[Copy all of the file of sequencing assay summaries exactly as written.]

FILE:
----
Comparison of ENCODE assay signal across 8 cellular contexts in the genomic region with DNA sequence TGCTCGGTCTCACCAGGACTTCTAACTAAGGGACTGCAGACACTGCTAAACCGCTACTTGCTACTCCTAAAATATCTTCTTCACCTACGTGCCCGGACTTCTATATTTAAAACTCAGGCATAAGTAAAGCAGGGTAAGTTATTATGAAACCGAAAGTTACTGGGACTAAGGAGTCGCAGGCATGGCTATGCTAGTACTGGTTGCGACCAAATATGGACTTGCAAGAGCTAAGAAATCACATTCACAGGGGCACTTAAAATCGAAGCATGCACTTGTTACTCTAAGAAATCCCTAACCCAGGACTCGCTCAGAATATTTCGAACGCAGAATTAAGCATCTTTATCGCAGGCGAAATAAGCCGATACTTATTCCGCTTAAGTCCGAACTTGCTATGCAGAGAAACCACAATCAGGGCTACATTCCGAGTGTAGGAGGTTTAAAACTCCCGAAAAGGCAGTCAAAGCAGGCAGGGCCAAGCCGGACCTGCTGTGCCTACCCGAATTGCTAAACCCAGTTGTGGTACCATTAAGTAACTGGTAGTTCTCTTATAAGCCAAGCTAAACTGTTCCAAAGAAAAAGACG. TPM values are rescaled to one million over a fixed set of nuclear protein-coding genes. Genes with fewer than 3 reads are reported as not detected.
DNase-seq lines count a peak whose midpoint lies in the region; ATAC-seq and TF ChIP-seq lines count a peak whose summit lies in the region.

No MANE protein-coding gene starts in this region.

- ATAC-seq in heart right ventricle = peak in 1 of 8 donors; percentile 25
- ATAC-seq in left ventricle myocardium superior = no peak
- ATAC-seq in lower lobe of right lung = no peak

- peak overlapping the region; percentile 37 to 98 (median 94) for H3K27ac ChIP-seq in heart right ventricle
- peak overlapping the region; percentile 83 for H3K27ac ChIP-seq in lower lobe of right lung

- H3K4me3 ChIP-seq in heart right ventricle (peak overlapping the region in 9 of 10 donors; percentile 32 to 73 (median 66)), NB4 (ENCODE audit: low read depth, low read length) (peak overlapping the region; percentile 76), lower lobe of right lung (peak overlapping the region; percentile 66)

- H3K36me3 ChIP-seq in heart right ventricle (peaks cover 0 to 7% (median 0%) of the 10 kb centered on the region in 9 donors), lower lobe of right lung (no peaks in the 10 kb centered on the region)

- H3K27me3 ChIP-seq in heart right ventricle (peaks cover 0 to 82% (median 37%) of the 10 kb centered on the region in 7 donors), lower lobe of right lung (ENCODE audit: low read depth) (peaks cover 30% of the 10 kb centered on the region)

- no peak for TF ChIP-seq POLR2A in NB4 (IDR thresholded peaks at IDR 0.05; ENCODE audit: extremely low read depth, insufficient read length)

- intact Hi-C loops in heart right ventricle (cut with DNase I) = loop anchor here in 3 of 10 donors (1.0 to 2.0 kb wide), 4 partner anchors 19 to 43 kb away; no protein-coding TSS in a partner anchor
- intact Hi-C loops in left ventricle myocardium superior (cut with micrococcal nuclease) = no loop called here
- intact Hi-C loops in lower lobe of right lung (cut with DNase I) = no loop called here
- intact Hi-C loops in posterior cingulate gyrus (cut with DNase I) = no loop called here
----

Comparison of ENCODE assay signal across 8 cellular contexts in the genomic region with DNA sequence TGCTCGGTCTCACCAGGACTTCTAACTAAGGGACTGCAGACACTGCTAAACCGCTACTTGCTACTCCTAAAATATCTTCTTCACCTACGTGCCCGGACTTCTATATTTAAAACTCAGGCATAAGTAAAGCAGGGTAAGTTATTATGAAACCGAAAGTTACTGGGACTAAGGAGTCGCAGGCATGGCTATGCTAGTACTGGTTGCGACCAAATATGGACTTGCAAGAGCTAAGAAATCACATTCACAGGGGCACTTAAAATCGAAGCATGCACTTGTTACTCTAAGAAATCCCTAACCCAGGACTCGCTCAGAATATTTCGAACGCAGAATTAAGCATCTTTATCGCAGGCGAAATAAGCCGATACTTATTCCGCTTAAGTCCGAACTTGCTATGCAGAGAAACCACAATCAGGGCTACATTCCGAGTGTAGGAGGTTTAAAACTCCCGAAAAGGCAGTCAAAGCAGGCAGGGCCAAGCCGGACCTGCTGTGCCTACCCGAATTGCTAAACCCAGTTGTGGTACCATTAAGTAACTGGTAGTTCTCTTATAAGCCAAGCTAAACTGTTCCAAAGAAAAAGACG. TPM values are rescaled to one million over a fixed set of nuclear protein-coding genes. Genes with fewer than 3 reads are reported as not detected.
DNase-seq lines count a peak whose midpoint lies in the region; ATAC-seq and TF ChIP-seq lines count a peak whose summit lies in the region.

No MANE protein-coding gene starts in this region.

- ATAC-seq in heart right ventricle = peak in 1 of 8 donors; percentile 25
- ATAC-seq in left ventricle myocardium superior = no peak
- ATAC-seq in lower lobe of right lung = no peak

- peak overlapping the region; percentile 37 to 98 (median 94) for H3K27ac ChIP-seq in heart right ventricle
- peak overlapping the region; percentile 83 for H3K27ac ChIP-seq in lower lobe of right lung

- H3K4me3 ChIP-seq in heart right ventricle (peak overlapping the region in 9 of 10 donors; percentile 32 to 73 (median 66)), NB4 (ENCODE audit: low read depth, low read length) (peak overlapping the region; percentile 76), lower lobe of right lung (peak overlapping the region; percentile 66)

- H3K36me3 ChIP-seq in heart right ventricle (peaks cover 0 to 7% (median 0%) of the 10 kb centered on the region in 9 donors), lower lobe of right lung (no peaks in the 10 kb centered on the region)

- H3K27me3 ChIP-seq in heart right ventricle (peaks cover 0 to 82% (median 37%) of the 10 kb centered on the region in 7 donors), lower lobe of right lung (ENCODE audit: low read depth) (peaks cover 30% of the 10 kb centered on the region)

- no peak for TF ChIP-seq POLR2A in NB4 (IDR thresholded peaks at IDR 0.05; ENCODE audit: extremely low read depth, insufficient read length)

- intact Hi-C loops in heart right ventricle (cut with DNase I) = loop anchor here in 3 of 10 donors (1.0 to 2.0 kb wide), 4 partner anchors 19 to 43 kb away; no protein-coding TSS in a partner anchor
- intact Hi-C loops in left ventricle myocardium superior (cut with micrococcal nuclease) = no loop called here
- intact Hi-C loops in lower lobe of right lung (cut with DNase I) = no loop called here
- intact Hi-C loops in posterior cingulate gyrus (cut with DNase I) = no loop called here